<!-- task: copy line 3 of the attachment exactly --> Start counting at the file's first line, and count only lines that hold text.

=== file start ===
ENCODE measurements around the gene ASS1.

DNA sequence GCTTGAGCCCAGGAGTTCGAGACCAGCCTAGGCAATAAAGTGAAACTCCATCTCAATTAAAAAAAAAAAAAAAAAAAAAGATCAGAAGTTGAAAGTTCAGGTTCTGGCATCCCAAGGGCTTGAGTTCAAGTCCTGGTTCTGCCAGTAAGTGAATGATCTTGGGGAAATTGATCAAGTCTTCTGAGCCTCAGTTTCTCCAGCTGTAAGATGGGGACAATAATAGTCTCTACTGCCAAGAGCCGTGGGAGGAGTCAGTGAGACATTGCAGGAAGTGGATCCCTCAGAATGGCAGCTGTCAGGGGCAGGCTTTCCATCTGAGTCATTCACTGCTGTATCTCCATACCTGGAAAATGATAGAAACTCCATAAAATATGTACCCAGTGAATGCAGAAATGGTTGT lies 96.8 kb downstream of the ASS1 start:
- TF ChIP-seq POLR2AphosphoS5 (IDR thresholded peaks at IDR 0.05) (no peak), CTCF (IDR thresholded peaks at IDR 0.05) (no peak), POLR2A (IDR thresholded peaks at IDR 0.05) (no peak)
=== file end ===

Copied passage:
- TF ChIP-seq POLR2AphosphoS5 (IDR thresholded peaks at IDR 0.05) (no peak), CTCF (IDR thresholded peaks at IDR 0.05) (no peak), POLR2A (IDR thresholded peaks at IDR 0.05) (no peak)